But first, I had to master the tools to make the handle round! I asked Jef at this point how long it takes him to make one razor handle… start to finish. He nonchalantly stated 20 min. GAH! 20 minutes! In that amount of time I was still trying to get the rectangle to have round edges. Jef even had to resharpen his large turning tool for me.
FINALLY! I was starting to get a round shape to my “mummy” Now I got to move onto the smaller turning tool, allowing for greater ease of movement and design. The entire time Jef was patiently coaching me through, reminding me to keep the tool positioned “just so”.
He even managed to snap some shots with out my notice… the best part is my camera was set to full Manual mode, and he managed some great snapshots (see Jef you can take photos not in auto mode!) You can see in this set up how small his work space really is, yet if you take a stop by his facebook page you can see the diversity of his work.
Okay I will admit it, he took over on some of the more delicate parts. But you can see the “mummy” started RIGHT?
After about 1 hour of shaving millimeter by millimeter off, I was finally happy with the shape. I was proud that there were not large discrepancies or gouges in the beautiful wood. Now Jef walked me through the finishing stages. There are so many finishing steps, from applying 15-20 layers of Acrylic to sanding through an ump-teen amount of grit. I thought the coolest stage was buffing the finished product with the self-same wood shavings I had so diligently piled up under the lathe.
Isn’t my “mummy” BEAUTIFUL? Now comes the really fun part. Adding the double edge safety head to the handle. But before that one last picture of just the handle…
Look at that shine and grain. Hipnotizing.
First things first, Jef made sure that the hardware fit flush. Then onto the final stage of placing the sealing epoxy to make sure the head and handle become one.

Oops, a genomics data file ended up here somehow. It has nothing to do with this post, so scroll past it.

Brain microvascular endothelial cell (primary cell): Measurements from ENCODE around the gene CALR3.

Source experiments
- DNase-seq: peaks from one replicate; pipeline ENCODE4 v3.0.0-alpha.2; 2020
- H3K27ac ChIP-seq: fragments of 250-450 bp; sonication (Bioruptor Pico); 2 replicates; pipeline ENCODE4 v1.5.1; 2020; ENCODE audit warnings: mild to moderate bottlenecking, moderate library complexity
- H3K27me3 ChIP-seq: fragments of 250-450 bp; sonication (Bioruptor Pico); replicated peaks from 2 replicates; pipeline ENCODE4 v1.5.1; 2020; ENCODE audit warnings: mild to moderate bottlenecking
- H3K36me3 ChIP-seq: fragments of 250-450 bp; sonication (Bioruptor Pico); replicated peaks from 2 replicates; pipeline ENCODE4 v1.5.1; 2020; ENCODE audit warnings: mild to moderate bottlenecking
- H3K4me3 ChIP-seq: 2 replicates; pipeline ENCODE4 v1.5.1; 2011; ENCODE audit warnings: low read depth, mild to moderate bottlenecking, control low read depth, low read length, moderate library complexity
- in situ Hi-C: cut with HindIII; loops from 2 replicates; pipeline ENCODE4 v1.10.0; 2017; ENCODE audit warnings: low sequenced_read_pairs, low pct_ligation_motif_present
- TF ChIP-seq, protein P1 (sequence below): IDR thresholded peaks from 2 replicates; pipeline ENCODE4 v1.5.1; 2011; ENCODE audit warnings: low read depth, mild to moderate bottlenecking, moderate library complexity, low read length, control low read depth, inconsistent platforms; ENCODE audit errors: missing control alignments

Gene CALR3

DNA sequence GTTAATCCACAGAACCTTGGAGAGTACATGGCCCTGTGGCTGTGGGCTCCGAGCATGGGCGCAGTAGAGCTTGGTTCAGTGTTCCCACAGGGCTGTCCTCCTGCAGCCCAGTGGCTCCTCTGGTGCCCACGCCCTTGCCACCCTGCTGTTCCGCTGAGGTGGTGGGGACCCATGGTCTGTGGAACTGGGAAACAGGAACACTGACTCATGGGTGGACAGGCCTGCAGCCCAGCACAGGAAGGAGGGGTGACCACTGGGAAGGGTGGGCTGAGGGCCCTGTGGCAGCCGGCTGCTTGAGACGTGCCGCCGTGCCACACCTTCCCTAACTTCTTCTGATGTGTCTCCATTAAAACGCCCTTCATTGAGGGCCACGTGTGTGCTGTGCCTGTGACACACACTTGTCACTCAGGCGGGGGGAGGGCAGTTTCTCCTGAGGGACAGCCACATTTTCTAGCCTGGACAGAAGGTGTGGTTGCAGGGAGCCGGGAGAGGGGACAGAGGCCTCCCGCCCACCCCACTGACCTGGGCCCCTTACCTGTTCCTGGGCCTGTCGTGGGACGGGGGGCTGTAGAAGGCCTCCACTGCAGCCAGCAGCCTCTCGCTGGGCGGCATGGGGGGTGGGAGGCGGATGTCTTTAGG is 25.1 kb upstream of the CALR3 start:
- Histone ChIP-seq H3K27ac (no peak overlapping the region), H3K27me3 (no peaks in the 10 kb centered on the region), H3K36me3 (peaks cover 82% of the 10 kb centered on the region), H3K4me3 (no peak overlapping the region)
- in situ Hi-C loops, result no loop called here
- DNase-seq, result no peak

1.5 hours of handwork, and the steady yet patient coaching of Jef made this piece possible. I could see why Jef likes to loose himself in making so many wonderful items. There was something so soothing, and almost meditative about watching the wood shape under my hands. Not knowing what it would truly look like in the end, the surprise at the very end once everything was joined. It made me want to get back on the lathe and see what the next piece would look like, how it would turn out, and what it would become. Wood working is almost as seductive as pottery… almost.
I do want to thank Jef for a wonderful experience in his little studio. It was a pleasure to learn about a new craft, and I can say my appreciation of what he does daily has multiplied exponentially. I hope all of you who took the time to read this have enjoyed the steps we went through, and if you want to learn more or see more please follow these links to Jef’s shop(s) and facebook fan pages. If you get a chance tell him Ursula sent you.
<——- can you believe this
turned into this ? ————->
Refined Pallet, Making Wood Beautiful ETSY STORE
Refined Pallet, Hollow Book Safes (his other hobby)